Abstract Much of the total pool of chlorine (Cl) in soil consists of naturally produced organic chlorine (Clorg). The chlorination of bulk organic matter at substantial rates has been experimentally confirmed in various soil types. The subsequent fates of Clorg are important for ecosystem Cl cycling and residence times. As most previous research into dechlorination in soils has examined either single substances or specific groups of compounds, we lack information about overall bulk dechlorination rates. Here we assessed bulk organic matter chlorination and dechlorination rates in coniferous forest soil based on a radiotracer experiment conducted under various environmental conditions (additional water, labile organic matter, and ammonium nitrate). Experiment results were used to develop a model to estimate specific chlorination (i.e., fraction of Cl− transformed to Clorg per time unit) and specific dechlorination (i.e., fraction of Clorg transformed to Cl− per time unit) rates. The results indicate that chlorination and dechlorination occurred simultaneously under all tested environmental conditions. Specific chlorination rates ranged from 0.0005 to 0.01 d− 1 and were hampered by nitrogen fertilization but were otherwise similar among the treatments. Specific dechlorination rates were 0.01–0.03 d− 1 and were similar among all treatments. This study finds that soil Clorg levels result from a dynamic equilibrium between the chlorination and rapid dechlorination of some Clorg compounds, while another Clorg pool is dechlorinated more slowly. Altogether, this study demonstrates a highly active Cl cycling in soils.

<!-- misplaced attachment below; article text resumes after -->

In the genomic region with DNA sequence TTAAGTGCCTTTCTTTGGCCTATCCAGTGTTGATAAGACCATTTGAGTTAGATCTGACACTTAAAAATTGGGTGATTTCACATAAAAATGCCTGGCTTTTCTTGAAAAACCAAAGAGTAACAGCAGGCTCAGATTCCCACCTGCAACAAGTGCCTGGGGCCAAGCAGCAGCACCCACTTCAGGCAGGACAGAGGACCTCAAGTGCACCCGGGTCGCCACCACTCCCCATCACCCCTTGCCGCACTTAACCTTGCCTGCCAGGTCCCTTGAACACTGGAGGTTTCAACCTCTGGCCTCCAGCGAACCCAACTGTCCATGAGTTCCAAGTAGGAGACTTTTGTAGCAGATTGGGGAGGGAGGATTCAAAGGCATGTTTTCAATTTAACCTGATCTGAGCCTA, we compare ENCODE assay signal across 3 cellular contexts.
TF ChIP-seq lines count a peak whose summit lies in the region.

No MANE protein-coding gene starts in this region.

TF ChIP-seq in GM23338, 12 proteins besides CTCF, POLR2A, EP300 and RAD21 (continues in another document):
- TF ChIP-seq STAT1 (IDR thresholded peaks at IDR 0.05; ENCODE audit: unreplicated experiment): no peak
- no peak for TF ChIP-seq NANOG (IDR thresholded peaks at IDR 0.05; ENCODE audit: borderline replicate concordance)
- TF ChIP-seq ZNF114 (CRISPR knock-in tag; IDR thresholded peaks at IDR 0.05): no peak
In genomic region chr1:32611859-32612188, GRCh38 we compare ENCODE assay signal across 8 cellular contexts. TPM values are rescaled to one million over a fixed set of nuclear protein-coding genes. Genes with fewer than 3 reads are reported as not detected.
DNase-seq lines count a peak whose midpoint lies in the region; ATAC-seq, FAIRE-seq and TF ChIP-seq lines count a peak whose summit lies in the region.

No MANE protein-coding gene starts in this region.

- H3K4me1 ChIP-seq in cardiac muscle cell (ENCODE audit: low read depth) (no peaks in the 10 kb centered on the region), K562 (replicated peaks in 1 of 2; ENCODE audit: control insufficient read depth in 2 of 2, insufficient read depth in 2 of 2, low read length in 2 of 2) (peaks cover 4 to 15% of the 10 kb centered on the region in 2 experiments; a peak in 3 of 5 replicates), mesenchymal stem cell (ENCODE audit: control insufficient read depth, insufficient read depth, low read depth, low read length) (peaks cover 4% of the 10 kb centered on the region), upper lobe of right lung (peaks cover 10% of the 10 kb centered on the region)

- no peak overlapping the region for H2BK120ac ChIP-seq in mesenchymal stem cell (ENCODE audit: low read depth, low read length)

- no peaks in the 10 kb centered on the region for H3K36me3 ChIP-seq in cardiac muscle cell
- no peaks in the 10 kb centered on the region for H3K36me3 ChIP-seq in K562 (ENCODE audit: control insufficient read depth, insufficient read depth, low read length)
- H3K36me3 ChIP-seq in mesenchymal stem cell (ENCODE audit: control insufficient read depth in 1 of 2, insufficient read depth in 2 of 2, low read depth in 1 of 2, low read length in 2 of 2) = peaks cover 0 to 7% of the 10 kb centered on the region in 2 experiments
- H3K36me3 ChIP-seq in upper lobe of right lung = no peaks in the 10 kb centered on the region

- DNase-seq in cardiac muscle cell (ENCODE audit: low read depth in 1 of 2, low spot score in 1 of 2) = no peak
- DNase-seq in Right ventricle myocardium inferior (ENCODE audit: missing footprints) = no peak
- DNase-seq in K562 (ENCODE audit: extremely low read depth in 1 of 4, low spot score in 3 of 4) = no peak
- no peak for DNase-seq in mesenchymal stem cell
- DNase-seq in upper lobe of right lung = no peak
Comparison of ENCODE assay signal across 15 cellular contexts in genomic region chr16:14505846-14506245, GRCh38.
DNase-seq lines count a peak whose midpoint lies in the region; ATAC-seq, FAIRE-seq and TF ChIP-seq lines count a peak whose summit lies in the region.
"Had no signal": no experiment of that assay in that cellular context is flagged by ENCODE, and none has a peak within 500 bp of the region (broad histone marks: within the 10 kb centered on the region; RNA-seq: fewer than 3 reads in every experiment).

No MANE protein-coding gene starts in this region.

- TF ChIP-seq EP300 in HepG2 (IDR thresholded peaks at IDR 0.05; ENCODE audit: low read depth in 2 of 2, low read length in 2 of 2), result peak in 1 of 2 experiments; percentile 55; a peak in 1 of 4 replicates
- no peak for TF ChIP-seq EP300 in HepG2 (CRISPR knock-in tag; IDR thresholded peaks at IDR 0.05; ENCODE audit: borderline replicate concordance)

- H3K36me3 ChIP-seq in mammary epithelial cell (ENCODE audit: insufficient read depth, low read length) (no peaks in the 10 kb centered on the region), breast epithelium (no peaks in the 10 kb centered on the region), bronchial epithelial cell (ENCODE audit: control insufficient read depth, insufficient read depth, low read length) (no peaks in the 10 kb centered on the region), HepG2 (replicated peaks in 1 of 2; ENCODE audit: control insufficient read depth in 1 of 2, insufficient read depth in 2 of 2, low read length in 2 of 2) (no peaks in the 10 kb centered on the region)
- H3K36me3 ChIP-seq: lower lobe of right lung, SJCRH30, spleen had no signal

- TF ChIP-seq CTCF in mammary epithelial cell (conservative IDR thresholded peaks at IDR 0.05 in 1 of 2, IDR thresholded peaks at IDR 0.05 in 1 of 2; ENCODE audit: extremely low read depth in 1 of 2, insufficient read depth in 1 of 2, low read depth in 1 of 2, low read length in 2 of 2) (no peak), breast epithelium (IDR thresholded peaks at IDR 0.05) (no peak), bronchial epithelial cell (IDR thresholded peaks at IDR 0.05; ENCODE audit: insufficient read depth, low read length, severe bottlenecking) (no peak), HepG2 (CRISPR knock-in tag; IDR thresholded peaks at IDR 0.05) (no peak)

• 6.
    Ostwald, Madelene
    Linköping University, Department of Thematic Studies, Tema Environmental Change. Linköping University, Faculty of Arts and Sciences. Linköping University, Department of Thematic Studies, Centre for Climate Science and Policy Research. Centre for Environment and Sustainability (GMV), University of Gothenburg, Göteborg, Sweden.